US suburban housing equity is subject of ASU professor's research
Since the 1968 Fair Housing act was passed, have housing opportunities for people of color improved? Did the Great Recession beginning in 2007 stop or slow progress toward better housing for people of color?
Some researchers have described a phenomena called “slumburbia” – that as families of color have moved from U.S. inner cities to the suburbs, the subprime mortgage crisis and global recession stalled or even pushed backward these families’ progress toward social and economic mobility. The problems of the inner city followed these families to the suburbs, the argument goes.
In research published in the journal Urban Studies and reported in The Atlantic, ASU professor Deirdre Pfeiffer took a new look at the “slumburbia” story. Her study showed that conditions for minority households are actually improving in certain suburbs – in particular, in suburbs that were built in the post-civil rights era, after the passage of the Fair Housing Act.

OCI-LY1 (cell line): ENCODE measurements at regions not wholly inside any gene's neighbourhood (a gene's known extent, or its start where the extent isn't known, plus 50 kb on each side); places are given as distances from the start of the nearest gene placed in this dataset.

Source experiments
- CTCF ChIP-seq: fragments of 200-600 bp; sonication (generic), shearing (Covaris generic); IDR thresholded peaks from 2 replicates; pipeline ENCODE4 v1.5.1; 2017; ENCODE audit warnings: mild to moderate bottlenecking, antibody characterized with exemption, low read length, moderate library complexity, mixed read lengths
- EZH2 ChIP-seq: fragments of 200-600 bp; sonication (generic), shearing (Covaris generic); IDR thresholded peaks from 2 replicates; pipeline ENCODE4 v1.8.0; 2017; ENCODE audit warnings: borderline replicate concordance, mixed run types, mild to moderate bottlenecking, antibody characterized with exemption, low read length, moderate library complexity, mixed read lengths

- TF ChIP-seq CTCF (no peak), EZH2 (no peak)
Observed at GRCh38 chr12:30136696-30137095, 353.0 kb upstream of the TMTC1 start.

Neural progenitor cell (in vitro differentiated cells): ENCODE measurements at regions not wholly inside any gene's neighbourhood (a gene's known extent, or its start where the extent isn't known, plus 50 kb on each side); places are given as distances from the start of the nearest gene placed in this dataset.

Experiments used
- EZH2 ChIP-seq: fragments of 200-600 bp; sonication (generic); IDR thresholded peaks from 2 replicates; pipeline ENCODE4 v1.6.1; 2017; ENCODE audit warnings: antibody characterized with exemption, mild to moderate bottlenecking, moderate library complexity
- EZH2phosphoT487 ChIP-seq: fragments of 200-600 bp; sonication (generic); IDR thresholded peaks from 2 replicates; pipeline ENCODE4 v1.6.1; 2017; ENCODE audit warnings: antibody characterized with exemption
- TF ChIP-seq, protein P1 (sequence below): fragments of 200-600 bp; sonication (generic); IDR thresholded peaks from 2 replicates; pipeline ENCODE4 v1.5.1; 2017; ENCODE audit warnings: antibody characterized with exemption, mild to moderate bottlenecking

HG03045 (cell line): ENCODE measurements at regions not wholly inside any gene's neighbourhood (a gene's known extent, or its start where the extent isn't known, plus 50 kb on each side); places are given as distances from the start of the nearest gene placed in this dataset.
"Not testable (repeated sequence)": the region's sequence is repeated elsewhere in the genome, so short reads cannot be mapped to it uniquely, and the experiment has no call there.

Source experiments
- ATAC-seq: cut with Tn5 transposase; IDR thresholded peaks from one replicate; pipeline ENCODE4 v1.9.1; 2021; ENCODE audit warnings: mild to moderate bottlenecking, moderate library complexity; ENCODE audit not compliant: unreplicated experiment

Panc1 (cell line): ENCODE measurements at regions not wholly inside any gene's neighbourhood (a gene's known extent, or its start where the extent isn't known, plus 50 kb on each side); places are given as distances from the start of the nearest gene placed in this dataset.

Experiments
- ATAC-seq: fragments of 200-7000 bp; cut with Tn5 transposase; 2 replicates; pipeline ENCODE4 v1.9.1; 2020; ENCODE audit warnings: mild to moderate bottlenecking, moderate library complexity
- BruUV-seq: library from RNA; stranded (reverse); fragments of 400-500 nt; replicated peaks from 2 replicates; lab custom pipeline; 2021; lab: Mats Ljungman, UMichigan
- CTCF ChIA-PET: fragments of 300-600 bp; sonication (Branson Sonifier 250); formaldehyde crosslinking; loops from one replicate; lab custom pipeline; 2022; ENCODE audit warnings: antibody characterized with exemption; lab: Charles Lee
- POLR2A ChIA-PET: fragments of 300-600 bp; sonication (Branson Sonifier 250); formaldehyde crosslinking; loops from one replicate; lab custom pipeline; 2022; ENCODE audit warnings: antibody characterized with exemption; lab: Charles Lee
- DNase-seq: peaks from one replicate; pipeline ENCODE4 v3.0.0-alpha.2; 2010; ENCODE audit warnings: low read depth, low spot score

Pfeiffer used U.S. census data to compare neighborhood conditions in 2000 and 2012 in 88 U.S. regions. She looked at how the neighborhood conditions of similar-income households varied, depending on whether or not the residents were people of color and whether the households were located in central cities, older suburbs or post-civil rights suburbs. She compared factors such as poverty rate, college education attainment and home-ownership rate in the three types of communities, for African Americans, Latino, Asian and non-Hispanic white households.
"Living in the post-civil rights suburbs during the 2000s and early 2010s usually meant having better and more racially equitable neighborhood conditions than living in the central city or older suburbs," Pfeiffer found. With few exceptions, these gains persisted over time – contradicting the picture of a decline beginning in the recession years.
These findings present a brighter picture than the “slumburbia” theory. They also suggest important insights on strategies for continuing to improve housing equity.
“This research suggests the importance of allowing for large-scale housing growth within regions,” writes Pfeiffer. New housing construction may open opportunities for the emergence of more racially integrated, equitable places in a way that small-scale infill development may not.